And again; who provides the regional services? And at what level of compensation? No low land-use capitalization, indeed!

    Stamford, $20 billion vs. Bridgeport $6 billion. No problem with land-use capitalization?! (Your stats were off a bit, of course.)

    And do you think the handful of decent jobs going to out-of-towners can possibly justify the use of a huge area of waterfront property for power plants that undermine our existing tax base and crowd out higher value tax base (hospitality or even manufacturing/shipping) and thousands of potentially decent hospitality jobs?

    BOE SPY, you are either a BRBC/BCFC Stamford-Greenwich shill (and not a very clever one) or you are just plain stupid. No wonder you’re afraid to use your own name.

    Go back to the ‘burbs. You’re an a-hole.

    • BOE SPY

      Jeff, I did research to support my claim. If you want to compare BPT and Hartford, New Haven, Stamford, Waterbury, et al. spend per capita, go right ahead. The article was not about spending per capita it is about paying the bills with the resources at hand. BPT spends too much based on its area. To achieve the income of Stamford, BPT’s land asset value would have to be double that of Stamford. Currently BPT’s land value is 88.9% that of Stamford but the mil rate is double. Hence our problem.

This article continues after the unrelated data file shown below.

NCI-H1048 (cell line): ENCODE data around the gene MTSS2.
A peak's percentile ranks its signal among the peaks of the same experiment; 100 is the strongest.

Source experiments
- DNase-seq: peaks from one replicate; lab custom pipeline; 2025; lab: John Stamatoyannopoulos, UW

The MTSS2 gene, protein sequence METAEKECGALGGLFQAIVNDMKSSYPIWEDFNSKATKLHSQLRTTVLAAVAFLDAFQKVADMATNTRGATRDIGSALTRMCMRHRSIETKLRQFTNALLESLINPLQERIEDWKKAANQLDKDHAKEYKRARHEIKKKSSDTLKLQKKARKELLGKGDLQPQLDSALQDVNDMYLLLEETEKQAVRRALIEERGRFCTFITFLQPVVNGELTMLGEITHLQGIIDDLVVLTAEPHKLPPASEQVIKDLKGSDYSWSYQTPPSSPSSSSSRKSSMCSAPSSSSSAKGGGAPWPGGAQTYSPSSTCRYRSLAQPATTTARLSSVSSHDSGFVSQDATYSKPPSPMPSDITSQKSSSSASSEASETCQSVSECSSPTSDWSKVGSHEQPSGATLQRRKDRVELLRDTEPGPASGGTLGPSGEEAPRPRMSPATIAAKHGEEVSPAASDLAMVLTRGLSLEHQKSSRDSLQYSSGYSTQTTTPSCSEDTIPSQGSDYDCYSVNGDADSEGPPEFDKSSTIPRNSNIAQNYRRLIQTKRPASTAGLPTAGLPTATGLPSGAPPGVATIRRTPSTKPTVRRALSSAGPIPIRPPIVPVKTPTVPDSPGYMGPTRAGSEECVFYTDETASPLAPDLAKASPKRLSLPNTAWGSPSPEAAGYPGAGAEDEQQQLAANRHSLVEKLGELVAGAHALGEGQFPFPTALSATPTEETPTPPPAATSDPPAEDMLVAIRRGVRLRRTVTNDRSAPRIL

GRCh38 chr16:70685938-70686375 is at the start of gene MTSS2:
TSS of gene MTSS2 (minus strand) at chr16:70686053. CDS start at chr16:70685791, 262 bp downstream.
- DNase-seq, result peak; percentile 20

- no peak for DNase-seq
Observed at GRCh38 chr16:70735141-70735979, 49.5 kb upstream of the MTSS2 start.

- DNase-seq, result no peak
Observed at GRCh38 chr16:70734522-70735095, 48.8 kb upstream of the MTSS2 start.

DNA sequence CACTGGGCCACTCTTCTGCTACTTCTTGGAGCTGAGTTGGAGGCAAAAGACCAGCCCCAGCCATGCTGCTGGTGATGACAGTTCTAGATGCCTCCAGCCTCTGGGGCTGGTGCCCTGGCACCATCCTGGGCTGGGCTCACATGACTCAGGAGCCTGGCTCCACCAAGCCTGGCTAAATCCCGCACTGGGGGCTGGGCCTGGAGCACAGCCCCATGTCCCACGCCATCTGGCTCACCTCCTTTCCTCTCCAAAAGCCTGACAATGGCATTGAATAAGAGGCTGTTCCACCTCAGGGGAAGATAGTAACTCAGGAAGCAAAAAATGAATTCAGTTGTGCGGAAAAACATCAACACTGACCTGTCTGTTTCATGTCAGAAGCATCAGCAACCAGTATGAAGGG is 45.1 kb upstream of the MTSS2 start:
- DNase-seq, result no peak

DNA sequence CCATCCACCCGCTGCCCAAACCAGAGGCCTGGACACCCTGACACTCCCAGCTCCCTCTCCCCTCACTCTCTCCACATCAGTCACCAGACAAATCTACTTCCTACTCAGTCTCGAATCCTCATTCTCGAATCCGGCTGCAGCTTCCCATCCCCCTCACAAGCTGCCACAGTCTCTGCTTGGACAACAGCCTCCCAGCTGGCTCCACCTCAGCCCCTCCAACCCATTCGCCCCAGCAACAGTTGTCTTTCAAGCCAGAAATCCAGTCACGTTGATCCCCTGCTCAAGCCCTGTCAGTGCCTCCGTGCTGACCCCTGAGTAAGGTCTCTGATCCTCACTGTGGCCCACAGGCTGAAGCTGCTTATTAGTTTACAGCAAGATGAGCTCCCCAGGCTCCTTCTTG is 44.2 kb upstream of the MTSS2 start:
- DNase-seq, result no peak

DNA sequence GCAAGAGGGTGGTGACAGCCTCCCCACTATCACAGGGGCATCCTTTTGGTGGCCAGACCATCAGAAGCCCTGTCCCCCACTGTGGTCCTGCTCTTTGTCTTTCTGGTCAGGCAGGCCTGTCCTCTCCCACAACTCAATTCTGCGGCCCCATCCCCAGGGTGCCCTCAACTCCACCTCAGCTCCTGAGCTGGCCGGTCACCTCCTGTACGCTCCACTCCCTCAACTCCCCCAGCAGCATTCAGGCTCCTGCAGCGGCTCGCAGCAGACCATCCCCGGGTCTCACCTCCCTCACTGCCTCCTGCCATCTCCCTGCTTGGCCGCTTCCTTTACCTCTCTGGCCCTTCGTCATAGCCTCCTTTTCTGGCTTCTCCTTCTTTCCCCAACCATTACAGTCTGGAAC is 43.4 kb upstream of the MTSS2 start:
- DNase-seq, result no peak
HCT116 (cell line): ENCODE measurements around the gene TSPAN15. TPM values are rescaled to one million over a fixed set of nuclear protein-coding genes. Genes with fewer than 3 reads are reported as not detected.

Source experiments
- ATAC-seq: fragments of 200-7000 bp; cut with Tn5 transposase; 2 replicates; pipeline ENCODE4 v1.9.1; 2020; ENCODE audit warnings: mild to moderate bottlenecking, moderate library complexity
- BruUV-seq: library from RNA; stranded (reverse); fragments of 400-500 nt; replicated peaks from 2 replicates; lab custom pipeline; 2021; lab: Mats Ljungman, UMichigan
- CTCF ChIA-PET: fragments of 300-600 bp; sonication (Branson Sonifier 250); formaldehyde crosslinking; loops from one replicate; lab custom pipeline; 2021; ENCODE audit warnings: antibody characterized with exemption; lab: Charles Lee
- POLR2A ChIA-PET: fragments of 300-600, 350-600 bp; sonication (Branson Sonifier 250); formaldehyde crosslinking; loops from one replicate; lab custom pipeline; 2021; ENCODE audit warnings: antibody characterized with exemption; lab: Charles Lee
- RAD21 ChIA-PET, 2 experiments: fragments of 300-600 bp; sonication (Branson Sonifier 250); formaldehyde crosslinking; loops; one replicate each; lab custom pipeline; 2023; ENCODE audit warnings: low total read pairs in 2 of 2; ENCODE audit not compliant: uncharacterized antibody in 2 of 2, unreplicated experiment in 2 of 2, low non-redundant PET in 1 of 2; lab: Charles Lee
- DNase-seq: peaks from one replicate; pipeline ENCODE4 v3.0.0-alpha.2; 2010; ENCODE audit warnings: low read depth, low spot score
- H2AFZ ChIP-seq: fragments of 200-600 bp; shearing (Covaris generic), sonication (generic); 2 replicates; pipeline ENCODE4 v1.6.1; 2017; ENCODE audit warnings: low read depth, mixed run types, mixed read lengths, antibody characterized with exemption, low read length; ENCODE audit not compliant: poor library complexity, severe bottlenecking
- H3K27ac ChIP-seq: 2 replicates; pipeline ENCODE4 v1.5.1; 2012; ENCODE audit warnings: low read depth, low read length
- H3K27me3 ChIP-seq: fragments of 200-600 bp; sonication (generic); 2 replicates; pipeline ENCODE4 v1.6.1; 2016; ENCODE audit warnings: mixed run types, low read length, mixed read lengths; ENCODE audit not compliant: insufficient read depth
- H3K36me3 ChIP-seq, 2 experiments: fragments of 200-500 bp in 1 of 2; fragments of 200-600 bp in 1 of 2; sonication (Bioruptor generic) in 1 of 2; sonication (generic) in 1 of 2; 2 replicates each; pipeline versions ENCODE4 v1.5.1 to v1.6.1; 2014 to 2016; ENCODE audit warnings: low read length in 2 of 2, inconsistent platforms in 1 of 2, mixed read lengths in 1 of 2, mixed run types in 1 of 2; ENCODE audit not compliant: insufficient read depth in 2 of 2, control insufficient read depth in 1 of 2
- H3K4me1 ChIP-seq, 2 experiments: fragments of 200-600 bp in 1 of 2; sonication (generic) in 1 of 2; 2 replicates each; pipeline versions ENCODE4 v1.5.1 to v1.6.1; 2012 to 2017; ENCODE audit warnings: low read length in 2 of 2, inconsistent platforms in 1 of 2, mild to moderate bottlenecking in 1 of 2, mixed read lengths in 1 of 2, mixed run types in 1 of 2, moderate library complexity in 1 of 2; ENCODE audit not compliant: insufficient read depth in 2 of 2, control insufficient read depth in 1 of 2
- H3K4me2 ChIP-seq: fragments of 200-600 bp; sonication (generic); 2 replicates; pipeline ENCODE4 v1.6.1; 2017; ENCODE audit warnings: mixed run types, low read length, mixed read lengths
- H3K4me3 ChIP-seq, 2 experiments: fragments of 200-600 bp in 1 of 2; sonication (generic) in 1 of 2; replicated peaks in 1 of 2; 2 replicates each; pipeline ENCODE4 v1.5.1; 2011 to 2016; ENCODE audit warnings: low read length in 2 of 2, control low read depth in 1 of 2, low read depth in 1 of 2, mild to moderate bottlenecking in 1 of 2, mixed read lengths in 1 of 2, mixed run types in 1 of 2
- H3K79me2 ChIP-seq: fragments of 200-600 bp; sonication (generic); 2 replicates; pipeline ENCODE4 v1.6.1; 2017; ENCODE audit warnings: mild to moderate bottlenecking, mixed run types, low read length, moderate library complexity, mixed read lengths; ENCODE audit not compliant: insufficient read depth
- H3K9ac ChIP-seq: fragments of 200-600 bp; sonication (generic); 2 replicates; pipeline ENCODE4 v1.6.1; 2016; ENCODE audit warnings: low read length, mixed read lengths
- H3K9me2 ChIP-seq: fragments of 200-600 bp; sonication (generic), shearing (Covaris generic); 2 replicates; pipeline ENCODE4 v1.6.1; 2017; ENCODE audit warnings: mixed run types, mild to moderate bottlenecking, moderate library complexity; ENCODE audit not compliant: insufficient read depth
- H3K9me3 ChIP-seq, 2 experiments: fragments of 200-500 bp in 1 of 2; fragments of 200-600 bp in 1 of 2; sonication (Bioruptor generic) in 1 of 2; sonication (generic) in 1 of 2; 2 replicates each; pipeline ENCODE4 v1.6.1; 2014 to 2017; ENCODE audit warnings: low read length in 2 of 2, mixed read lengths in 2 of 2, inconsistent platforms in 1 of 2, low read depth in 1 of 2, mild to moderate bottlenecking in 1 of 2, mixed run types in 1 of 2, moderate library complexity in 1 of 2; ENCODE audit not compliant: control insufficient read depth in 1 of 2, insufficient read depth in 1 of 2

To look at Stamford’s $20 billion vs. Bridgeport $6 billion would be like comparing the total land value of Texas to that of Connecticut. Stamford is simply much larger. Hence, more property tax. Stamford’s close proximity to New York is also an asset that helps to inflate the value of Stamford’s many bedroom communities.

      Don’t all factories support the economies and lifestyles of our neighbors? You could hardly make a profit building cars in BPT for only the people of BPT. The factory owner is not responsible for who gets the jobs in his facility. The factory creates the jobs. Getting the job is the responsibility of the worker. Since when is hospitality a good living-wage job? What great hospitality industries are on your ‘Gold Coast?’ BPT has Holiday Inn.
      www .bls.gov/iag/tgs/iag70.htm?scrlybrkr
      The average hourly hospitality wage is $14.49 and the average weekly hours are 26.1. Looks like low-paying part-time jobs.

      You have to concede Bridgeport (and the people you elected to run BPT) opened the prison, projects and red-lining you speak of. You elect people who do these things then invent conspiracies to explain it. The waterfront was on as in vogue when the projects were built. Living in the shore is a recent tony fad. When the projects were build the shore was considered smelly, buggy, it flooded and was frequented by shady sailor types. The weather was hot and sticky in the summer and cold and wet in the winter. People did not want to live near the shore because it sucked. It still does but living near the shore is currently a fad.

      On a positive note, I am sure now that Ganim has three police chiefs we will see a reduction in crime. No doubt that will help property values. However, it will not do much for reducing the city budget.